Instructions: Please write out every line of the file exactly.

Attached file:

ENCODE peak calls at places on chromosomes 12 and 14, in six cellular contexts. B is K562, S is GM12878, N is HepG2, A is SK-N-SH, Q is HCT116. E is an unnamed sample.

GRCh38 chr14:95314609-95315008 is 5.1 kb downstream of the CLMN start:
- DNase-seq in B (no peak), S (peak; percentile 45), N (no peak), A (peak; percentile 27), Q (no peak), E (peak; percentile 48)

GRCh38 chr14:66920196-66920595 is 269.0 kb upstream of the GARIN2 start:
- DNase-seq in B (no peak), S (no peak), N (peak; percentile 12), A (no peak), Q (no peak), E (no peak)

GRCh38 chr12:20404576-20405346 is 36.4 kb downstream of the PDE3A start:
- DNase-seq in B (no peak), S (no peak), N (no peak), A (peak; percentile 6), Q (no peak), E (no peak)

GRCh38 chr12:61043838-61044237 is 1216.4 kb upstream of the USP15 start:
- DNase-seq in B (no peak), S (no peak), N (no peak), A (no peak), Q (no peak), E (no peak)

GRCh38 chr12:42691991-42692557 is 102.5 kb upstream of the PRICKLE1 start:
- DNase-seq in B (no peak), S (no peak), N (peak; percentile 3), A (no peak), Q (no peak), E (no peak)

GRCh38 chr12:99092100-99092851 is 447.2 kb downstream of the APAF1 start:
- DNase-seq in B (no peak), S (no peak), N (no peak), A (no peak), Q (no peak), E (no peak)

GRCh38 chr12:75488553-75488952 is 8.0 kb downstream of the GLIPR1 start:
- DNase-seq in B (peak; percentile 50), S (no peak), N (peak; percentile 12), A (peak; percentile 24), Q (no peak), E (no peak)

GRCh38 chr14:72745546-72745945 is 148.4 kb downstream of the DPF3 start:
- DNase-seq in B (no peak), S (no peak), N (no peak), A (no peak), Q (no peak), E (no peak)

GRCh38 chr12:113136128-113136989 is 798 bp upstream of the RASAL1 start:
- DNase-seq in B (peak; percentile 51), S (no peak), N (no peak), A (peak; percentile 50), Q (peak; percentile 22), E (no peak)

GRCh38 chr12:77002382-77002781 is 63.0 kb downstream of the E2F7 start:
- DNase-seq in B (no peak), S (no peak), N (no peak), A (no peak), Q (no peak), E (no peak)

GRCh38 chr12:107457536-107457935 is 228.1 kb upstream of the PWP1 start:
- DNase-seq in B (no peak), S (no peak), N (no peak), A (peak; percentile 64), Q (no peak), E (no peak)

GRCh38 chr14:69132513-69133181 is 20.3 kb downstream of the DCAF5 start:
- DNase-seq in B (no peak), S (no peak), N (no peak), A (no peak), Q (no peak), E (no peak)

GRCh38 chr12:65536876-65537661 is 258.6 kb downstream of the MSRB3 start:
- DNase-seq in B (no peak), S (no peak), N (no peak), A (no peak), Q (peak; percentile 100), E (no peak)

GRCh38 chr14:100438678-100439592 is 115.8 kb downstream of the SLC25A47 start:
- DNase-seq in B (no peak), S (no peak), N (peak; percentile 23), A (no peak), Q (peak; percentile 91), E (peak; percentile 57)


ENCODE peak calls at places on chromosomes 12 and 14, in six cellular contexts. B is K562, S is GM12878, N is HepG2, A is SK-N-SH, Q is HCT116. E is an unnamed sample.

GRCh38 chr14:95314609-95315008 is 5.1 kb downstream of the CLMN start:
- DNase-seq in B (no peak), S (peak; percentile 45), N (no peak), A (peak; percentile 27), Q (no peak), E (peak; percentile 48)

GRCh38 chr14:66920196-66920595 is 269.0 kb upstream of the GARIN2 start:
- DNase-seq in B (no peak), S (no peak), N (peak; percentile 12), A (no peak), Q (no peak), E (no peak)

GRCh38 chr12:20404576-20405346 is 36.4 kb downstream of the PDE3A start:
- DNase-seq in B (no peak), S (no peak), N (no peak), A (peak; percentile 6), Q (no peak), E (no peak)

GRCh38 chr12:61043838-61044237 is 1216.4 kb upstream of the USP15 start:
- DNase-seq in B (no peak), S (no peak), N (no peak), A (no peak), Q (no peak), E (no peak)

GRCh38 chr12:42691991-42692557 is 102.5 kb upstream of the PRICKLE1 start:
- DNase-seq in B (no peak), S (no peak), N (peak; percentile 3), A (no peak), Q (no peak), E (no peak)

GRCh38 chr12:99092100-99092851 is 447.2 kb downstream of the APAF1 start:
- DNase-seq in B (no peak), S (no peak), N (no peak), A (no peak), Q (no peak), E (no peak)

GRCh38 chr12:75488553-75488952 is 8.0 kb downstream of the GLIPR1 start:
- DNase-seq in B (peak; percentile 50), S (no peak), N (peak; percentile 12), A (peak; percentile 24), Q (no peak), E (no peak)

GRCh38 chr14:72745546-72745945 is 148.4 kb downstream of the DPF3 start:
- DNase-seq in B (no peak), S (no peak), N (no peak), A (no peak), Q (no peak), E (no peak)

GRCh38 chr12:113136128-113136989 is 798 bp upstream of the RASAL1 start:
- DNase-seq in B (peak; percentile 51), S (no peak), N (no peak), A (peak; percentile 50), Q (peak; percentile 22), E (no peak)

GRCh38 chr12:77002382-77002781 is 63.0 kb downstream of the E2F7 start:
- DNase-seq in B (no peak), S (no peak), N (no peak), A (no peak), Q (no peak), E (no peak)

GRCh38 chr12:107457536-107457935 is 228.1 kb upstream of the PWP1 start:
- DNase-seq in B (no peak), S (no peak), N (no peak), A (peak; percentile 64), Q (no peak), E (no peak)

GRCh38 chr14:69132513-69133181 is 20.3 kb downstream of the DCAF5 start:
- DNase-seq in B (no peak), S (no peak), N (no peak), A (no peak), Q (no peak), E (no peak)

GRCh38 chr12:65536876-65537661 is 258.6 kb downstream of the MSRB3 start:
- DNase-seq in B (no peak), S (no peak), N (no peak), A (no peak), Q (peak; percentile 100), E (no peak)

GRCh38 chr14:100438678-100439592 is 115.8 kb downstream of the SLC25A47 start:
- DNase-seq in B (no peak), S (no peak), N (peak; percentile 23), A (no peak), Q (peak; percentile 91), E (peak; percentile 57)